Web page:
Distal Splenorenal Shunt
What is the distal splenorenal shunt procedure?
The distal splenorenal shunt is a surgical procedure. During the surgery, the vein from the spleen (called the splenic vein) is detached from the portal vein and reattached to the left kidney (renal) vein. This surgery selectively reduces the pressure in your varices (the large, swollen veins that develop across the stomach and esophagus) and controls the bleeding and clotting.
Fig 1: Portal hypertension before the distal splenorenal shunt surgery is performed.
Fig 2: After the distal splenorenal shunt surgery is performed.
Why do I need to have the distal splenorenal shunt procedure?
X-rays and blood tests confirm that you have variceal bleeding due to portal hypertension. Portal hypertension is a condition characterized by increased pressure in the portal vein (the vein that carries blood from the digestive organs to the liver). Your physician has chosen the distal splenorenal shunt procedure to treat this condition. This procedure helps control the bleeding in the varices, without taking the blood flow away from your liver and making your liver disease worse.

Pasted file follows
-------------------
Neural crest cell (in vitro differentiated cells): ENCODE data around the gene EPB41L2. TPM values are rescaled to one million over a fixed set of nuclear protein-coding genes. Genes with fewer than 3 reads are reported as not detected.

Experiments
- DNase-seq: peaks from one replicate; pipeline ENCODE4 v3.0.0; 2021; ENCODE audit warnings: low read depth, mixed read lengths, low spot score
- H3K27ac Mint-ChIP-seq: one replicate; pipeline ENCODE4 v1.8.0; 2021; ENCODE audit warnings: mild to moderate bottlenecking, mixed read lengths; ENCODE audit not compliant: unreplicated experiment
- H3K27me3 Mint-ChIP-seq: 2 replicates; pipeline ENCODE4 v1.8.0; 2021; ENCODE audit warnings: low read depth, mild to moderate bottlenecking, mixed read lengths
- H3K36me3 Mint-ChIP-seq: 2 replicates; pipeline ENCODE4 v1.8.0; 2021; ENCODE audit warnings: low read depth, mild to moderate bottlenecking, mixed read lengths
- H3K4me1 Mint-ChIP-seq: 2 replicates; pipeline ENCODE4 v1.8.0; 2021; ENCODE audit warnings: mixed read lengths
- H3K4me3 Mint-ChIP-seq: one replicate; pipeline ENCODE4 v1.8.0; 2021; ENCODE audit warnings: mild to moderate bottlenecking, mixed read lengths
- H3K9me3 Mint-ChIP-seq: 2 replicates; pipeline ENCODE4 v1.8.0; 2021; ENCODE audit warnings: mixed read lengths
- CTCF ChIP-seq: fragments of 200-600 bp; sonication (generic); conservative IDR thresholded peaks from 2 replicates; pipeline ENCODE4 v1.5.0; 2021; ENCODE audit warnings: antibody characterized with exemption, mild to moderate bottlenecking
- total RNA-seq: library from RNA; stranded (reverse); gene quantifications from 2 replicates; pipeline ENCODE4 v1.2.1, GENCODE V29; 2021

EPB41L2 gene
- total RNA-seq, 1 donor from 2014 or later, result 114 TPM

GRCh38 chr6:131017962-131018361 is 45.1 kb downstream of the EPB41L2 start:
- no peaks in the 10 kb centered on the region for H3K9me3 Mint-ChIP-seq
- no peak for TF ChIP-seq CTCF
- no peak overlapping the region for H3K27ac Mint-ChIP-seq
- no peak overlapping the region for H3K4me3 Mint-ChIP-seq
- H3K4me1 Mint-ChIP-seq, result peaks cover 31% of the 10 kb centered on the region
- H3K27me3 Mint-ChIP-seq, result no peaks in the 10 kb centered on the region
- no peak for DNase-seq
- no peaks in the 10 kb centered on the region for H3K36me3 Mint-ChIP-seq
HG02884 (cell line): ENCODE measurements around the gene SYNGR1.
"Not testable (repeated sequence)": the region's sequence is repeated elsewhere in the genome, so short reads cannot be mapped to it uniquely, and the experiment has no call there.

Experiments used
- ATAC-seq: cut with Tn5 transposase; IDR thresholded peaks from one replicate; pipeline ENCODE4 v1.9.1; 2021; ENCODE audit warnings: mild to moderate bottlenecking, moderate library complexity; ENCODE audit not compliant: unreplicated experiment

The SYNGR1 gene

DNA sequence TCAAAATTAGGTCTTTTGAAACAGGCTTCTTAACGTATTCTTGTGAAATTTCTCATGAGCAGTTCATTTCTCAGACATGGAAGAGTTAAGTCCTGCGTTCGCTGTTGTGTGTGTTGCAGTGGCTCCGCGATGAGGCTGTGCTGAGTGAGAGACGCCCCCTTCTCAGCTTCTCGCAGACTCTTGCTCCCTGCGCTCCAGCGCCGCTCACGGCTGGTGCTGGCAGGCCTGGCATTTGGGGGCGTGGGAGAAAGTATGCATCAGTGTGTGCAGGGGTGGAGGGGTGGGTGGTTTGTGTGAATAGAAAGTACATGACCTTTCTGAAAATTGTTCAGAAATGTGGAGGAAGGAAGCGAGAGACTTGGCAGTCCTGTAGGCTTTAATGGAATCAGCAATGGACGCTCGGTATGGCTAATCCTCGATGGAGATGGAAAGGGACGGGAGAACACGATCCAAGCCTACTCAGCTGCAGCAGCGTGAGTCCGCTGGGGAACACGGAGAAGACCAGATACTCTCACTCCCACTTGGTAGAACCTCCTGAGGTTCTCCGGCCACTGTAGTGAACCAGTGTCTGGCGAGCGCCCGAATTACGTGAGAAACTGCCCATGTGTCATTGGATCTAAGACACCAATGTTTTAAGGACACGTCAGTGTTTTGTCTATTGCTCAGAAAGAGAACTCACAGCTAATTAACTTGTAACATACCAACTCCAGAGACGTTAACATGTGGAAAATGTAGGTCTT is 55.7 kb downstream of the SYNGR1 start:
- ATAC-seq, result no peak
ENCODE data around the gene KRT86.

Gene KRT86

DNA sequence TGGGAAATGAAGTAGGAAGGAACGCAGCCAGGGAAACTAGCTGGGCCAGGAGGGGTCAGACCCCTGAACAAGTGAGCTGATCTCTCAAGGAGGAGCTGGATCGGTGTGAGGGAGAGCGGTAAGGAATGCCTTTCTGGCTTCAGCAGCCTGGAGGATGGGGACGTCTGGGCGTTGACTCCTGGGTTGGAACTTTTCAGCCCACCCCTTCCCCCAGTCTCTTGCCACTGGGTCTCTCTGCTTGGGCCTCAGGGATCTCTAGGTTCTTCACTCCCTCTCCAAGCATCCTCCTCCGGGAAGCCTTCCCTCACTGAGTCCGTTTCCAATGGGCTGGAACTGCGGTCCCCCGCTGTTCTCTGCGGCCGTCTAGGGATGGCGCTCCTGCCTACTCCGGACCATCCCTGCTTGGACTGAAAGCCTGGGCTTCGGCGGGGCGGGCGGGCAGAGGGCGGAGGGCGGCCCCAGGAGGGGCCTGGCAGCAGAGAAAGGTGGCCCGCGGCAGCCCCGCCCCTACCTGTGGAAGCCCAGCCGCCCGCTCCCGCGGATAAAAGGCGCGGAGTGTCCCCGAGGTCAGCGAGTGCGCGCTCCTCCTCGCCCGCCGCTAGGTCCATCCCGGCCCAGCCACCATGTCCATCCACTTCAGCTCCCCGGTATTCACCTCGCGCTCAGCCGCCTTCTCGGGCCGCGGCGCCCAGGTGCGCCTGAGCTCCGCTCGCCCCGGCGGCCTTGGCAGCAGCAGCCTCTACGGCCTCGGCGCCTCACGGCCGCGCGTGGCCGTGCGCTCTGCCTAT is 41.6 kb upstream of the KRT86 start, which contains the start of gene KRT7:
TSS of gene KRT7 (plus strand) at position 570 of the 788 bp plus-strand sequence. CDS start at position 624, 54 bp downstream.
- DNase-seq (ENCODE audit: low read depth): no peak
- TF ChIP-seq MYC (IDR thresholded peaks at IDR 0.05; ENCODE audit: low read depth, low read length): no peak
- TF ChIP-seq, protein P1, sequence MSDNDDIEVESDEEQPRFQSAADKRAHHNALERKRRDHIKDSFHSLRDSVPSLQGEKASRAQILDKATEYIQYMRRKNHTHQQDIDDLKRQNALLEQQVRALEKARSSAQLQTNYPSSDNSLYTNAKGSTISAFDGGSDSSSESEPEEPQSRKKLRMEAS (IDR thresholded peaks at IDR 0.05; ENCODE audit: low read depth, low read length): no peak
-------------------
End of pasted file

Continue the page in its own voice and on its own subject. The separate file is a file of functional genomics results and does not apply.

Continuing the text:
Varices develop across the esophagus and stomach from the pressure in the portal vein. The backup of pressure also causes the spleen to become enlarged.
The vein from the spleen is disconnected from the portal vein and reconnected to the top of the left renal vein. The left gastric vein is disconnected from the portal vein and tied off. The blood flows from the varices through the splenic vein, to the left renal vein and empties into the inferior vena cava. The blood flow to the liver is maintained through the portal vein.